Water testing program helps get the lead out

Virginia Tech’s recent discovery of abnormally high amounts of lead in the Flint, Michigan, water system has made safe drinking water a hot topic. But while the water in Flint came from a municipal source, private water systems, such as wells, springs, and cisterns, are not immune to this problem.

Emily Hutchins of Blacksburg, Virginia, fills water collection bottles.

Emily Hutchins of Blacksburg, Virginia, fills water collection bottles.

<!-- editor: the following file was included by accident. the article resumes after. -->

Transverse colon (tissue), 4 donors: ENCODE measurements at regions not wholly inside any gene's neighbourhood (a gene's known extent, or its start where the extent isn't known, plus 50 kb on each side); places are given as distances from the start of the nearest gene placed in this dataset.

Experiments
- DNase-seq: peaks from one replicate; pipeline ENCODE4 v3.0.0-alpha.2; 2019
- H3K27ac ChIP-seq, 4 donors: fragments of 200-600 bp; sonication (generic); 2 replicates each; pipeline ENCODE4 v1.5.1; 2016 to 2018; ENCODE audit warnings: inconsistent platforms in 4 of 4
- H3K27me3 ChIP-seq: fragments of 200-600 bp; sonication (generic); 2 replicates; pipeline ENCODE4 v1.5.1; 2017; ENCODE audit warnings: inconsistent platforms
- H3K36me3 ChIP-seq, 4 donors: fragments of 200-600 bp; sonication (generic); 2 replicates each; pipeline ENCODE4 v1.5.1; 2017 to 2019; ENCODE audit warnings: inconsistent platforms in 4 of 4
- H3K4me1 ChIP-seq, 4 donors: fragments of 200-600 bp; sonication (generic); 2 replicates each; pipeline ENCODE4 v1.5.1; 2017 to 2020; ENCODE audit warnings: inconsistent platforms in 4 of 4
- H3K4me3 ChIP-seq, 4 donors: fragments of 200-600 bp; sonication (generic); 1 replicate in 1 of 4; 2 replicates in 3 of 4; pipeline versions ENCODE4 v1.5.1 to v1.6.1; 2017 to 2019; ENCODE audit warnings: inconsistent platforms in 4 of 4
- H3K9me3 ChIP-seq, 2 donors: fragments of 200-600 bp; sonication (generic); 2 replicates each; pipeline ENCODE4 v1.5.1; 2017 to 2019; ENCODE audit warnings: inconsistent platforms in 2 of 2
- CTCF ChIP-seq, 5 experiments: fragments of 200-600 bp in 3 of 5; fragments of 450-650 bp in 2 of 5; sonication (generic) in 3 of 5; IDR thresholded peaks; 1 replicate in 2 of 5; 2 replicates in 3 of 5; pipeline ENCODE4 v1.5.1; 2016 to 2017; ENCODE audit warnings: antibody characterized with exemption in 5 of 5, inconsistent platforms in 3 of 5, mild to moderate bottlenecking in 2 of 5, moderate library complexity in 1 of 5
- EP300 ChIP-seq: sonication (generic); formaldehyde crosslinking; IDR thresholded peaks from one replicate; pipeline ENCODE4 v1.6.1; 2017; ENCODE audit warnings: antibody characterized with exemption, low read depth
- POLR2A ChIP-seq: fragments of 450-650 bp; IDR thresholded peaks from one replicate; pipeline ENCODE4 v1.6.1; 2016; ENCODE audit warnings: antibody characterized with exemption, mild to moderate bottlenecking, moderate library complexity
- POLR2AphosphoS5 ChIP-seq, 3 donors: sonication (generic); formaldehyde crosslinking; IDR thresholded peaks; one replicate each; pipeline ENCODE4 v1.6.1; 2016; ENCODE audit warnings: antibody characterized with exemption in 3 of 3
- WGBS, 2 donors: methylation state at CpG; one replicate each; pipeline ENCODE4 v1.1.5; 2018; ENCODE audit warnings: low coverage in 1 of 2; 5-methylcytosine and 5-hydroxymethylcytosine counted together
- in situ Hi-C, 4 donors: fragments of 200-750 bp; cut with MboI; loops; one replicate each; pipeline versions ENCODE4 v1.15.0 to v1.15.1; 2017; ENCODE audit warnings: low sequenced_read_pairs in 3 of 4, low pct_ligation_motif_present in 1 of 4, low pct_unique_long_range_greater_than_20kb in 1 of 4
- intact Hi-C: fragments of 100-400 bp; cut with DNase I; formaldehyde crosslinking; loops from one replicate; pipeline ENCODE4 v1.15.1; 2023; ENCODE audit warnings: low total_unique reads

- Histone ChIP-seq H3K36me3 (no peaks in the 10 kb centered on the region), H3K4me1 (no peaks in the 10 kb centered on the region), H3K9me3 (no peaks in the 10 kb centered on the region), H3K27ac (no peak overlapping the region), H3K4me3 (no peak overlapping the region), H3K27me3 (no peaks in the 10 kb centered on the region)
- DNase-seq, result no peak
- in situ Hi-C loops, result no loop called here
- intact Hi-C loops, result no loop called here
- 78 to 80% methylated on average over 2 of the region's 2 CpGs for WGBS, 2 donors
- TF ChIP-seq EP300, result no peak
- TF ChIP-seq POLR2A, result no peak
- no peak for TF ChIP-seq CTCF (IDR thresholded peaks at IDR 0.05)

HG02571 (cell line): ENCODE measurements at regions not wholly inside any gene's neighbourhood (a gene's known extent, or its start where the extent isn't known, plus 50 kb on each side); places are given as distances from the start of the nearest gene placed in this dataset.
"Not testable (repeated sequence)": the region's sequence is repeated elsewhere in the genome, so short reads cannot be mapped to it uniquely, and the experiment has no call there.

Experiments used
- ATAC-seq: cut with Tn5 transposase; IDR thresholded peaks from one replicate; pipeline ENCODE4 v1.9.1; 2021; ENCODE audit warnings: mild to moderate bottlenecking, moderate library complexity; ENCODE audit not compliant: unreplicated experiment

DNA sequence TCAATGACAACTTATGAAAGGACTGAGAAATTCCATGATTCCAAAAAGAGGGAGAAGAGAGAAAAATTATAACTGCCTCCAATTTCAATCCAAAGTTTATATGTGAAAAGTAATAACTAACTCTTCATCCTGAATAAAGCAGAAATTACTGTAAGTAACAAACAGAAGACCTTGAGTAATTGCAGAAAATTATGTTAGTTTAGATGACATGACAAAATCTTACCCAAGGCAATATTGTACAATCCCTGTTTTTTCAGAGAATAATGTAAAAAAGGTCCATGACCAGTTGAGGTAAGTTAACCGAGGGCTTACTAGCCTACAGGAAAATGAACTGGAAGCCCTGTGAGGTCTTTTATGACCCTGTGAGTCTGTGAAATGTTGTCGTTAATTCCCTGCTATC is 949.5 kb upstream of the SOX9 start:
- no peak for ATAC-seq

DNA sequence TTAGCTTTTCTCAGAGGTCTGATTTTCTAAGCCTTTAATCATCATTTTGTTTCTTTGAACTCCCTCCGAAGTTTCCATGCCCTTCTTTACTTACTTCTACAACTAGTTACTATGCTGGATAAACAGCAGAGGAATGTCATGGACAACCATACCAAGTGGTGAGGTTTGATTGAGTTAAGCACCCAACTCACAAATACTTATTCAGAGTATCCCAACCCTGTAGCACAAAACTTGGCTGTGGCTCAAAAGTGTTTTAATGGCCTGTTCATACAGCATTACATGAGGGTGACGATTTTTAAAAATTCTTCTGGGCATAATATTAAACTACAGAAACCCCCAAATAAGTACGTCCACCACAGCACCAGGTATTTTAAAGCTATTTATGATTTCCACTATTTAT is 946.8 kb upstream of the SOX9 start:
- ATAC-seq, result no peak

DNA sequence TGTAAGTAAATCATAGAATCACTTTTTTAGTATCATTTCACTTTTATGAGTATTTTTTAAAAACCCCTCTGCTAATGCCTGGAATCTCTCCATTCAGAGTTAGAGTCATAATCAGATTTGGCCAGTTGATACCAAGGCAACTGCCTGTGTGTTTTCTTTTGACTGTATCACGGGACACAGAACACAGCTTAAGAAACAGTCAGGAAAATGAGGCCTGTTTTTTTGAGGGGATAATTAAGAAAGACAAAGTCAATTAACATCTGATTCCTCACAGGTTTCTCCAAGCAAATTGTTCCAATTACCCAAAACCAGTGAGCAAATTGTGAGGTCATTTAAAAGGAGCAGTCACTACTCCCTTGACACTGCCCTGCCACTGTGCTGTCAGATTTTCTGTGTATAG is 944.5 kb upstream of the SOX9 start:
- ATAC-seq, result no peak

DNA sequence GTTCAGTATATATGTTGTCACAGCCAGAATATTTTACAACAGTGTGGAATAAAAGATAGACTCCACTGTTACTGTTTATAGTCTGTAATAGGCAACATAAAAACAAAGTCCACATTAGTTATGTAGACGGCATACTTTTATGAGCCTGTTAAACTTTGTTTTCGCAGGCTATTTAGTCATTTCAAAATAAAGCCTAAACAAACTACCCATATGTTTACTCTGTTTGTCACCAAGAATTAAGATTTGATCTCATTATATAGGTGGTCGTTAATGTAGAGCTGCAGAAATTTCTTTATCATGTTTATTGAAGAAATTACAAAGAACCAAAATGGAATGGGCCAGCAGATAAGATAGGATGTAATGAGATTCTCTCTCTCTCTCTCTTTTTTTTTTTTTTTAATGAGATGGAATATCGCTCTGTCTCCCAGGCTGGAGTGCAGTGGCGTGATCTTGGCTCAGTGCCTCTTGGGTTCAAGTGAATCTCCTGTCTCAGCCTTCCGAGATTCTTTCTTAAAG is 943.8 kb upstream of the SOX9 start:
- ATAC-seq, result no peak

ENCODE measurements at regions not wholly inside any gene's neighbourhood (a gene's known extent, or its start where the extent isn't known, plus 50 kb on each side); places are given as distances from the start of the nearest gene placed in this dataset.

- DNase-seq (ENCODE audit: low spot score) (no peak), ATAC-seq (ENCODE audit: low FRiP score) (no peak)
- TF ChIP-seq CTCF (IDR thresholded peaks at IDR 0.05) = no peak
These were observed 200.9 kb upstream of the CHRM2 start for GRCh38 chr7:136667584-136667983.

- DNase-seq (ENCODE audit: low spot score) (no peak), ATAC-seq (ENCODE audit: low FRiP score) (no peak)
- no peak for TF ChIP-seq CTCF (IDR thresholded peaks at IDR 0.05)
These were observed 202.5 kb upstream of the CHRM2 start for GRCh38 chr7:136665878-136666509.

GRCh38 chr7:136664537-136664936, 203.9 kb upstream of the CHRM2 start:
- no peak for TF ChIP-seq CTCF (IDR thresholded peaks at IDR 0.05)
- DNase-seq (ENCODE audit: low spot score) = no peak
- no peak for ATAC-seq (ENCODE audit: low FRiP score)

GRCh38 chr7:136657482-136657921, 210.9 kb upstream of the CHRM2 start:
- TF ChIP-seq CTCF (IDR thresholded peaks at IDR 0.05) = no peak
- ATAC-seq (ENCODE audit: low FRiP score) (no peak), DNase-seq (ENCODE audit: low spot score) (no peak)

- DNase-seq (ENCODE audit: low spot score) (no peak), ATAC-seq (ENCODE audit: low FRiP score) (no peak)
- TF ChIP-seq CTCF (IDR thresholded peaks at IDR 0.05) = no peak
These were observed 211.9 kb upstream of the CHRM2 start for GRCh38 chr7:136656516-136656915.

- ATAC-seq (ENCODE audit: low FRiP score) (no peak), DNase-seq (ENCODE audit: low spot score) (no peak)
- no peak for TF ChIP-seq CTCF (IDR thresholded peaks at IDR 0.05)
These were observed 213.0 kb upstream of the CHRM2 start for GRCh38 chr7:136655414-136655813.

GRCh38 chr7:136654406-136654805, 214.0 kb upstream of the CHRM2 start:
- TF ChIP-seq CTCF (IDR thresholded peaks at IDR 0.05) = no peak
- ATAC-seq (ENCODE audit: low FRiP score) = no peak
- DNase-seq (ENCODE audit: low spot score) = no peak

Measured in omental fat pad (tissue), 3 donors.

Testing conducted though Virginia Cooperative Extension’s Virginia Household Water Quality Program has found high levels of lead in private systems around the state.

Kelsey Pieper, a researcher on the Flint team who received her doctorate from Virginia Tech, was the primary author on the study that found 1 in 5 private systems had lead concentrations above the Environmental Protection Agency standard for municipal systems. About 45 percent of the samples contained coliform bacteria and 10 percent contained E. coli.

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